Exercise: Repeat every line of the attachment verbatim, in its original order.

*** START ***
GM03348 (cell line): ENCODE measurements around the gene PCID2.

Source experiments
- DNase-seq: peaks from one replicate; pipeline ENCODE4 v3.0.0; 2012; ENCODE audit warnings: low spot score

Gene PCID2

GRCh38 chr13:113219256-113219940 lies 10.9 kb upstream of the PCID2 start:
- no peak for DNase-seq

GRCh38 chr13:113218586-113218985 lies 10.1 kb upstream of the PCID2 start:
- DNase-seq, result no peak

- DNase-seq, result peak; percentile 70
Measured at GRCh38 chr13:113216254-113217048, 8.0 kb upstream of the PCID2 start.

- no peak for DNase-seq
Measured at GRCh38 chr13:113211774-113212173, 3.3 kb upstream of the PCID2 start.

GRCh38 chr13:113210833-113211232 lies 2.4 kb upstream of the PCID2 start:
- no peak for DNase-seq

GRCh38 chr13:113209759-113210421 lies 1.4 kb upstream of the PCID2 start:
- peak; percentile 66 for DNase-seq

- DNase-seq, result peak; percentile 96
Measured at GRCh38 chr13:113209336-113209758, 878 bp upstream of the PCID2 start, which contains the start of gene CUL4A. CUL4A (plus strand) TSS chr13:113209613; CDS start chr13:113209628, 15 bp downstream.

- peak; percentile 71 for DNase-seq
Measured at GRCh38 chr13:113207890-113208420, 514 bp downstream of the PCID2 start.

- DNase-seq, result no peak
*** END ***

GM03348 (cell line): ENCODE measurements around the gene PCID2.

Source experiments
- DNase-seq: peaks from one replicate; pipeline ENCODE4 v3.0.0; 2012; ENCODE audit warnings: low spot score

Gene PCID2

GRCh38 chr13:113219256-113219940 lies 10.9 kb upstream of the PCID2 start:
- no peak for DNase-seq

GRCh38 chr13:113218586-113218985 lies 10.1 kb upstream of the PCID2 start:
- DNase-seq, result no peak

- DNase-seq, result peak; percentile 70
Measured at GRCh38 chr13:113216254-113217048, 8.0 kb upstream of the PCID2 start.

- no peak for DNase-seq
Measured at GRCh38 chr13:113211774-113212173, 3.3 kb upstream of the PCID2 start.

GRCh38 chr13:113210833-113211232 lies 2.4 kb upstream of the PCID2 start:
- no peak for DNase-seq

GRCh38 chr13:113209759-113210421 lies 1.4 kb upstream of the PCID2 start:
- peak; percentile 66 for DNase-seq

- DNase-seq, result peak; percentile 96
Measured at GRCh38 chr13:113209336-113209758, 878 bp upstream of the PCID2 start, which contains the start of gene CUL4A. CUL4A (plus strand) TSS chr13:113209613; CDS start chr13:113209628, 15 bp downstream.

- peak; percentile 71 for DNase-seq
Measured at GRCh38 chr13:113207890-113208420, 514 bp downstream of the PCID2 start.

- DNase-seq, result no peak